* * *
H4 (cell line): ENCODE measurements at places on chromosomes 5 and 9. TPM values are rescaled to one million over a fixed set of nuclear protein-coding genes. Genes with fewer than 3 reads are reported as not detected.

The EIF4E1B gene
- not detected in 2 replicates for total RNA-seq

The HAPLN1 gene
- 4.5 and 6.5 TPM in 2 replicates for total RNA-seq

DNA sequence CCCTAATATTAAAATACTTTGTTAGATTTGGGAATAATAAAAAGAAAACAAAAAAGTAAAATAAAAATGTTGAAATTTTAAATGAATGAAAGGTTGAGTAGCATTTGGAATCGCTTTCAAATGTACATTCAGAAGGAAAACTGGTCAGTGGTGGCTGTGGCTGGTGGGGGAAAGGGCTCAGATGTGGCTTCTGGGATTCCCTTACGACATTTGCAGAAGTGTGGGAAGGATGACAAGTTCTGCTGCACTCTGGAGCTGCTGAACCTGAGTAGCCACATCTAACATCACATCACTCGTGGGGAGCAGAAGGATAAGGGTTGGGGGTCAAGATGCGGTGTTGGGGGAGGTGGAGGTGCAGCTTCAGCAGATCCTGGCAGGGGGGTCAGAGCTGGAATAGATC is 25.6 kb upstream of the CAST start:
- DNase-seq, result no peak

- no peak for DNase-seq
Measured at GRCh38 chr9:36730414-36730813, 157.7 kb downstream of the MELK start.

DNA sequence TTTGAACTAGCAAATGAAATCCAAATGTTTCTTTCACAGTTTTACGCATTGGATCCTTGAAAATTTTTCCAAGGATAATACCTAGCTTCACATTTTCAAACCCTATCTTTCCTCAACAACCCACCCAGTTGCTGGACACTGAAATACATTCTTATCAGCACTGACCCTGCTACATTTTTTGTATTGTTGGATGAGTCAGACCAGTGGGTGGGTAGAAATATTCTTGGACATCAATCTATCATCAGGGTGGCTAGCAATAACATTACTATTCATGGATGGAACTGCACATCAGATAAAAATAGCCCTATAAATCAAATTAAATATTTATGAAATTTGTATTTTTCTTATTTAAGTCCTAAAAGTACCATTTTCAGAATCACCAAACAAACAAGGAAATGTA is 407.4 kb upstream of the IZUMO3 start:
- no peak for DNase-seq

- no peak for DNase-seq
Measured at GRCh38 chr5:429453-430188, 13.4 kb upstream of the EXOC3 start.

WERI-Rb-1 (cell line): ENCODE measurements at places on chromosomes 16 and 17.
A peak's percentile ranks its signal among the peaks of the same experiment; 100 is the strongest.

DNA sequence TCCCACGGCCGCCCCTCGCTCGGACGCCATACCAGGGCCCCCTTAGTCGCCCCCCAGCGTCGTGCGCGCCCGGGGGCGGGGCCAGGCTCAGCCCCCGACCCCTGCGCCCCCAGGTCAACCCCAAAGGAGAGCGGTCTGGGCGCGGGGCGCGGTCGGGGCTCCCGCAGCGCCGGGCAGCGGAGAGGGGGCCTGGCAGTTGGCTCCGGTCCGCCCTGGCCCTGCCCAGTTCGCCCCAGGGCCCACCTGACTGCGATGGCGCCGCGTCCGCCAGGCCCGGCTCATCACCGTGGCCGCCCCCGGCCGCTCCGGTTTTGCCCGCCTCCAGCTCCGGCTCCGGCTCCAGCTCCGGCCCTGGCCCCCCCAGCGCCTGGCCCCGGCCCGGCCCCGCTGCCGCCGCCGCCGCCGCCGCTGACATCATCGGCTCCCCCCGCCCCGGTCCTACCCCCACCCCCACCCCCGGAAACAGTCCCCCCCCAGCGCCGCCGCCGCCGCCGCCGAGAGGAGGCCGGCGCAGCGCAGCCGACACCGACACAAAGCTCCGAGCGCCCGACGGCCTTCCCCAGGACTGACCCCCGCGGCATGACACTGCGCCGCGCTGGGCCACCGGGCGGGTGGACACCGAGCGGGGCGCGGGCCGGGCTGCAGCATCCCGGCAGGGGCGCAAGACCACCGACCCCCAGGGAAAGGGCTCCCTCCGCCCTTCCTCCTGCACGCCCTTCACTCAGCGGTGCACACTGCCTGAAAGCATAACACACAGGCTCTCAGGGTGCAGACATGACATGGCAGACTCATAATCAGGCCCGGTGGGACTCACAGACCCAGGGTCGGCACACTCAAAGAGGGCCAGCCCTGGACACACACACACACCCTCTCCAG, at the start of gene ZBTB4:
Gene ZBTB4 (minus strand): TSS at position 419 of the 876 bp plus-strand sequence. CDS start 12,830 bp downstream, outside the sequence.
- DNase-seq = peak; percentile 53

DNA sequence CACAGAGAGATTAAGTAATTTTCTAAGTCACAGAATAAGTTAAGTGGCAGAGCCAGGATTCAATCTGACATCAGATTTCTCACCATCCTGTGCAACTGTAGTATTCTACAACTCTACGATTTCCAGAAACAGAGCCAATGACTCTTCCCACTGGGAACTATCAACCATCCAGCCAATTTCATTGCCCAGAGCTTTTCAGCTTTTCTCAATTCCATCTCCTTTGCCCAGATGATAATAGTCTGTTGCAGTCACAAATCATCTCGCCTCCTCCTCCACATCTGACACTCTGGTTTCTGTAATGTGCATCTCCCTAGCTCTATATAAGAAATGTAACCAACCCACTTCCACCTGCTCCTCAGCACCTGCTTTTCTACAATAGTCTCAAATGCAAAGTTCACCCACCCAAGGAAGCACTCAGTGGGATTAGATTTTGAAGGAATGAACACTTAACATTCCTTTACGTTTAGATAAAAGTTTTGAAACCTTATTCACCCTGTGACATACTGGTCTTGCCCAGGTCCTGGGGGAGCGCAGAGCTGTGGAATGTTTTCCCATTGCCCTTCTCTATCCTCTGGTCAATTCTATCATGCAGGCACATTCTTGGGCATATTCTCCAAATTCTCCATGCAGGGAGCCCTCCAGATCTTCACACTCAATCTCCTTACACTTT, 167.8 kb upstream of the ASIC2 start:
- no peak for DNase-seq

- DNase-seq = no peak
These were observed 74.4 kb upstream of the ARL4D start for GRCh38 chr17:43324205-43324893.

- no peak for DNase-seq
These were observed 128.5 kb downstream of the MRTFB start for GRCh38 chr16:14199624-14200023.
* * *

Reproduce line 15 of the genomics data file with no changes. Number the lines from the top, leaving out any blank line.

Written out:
A peak's percentile ranks its signal among the peaks of the same experiment; 100 is the strongest.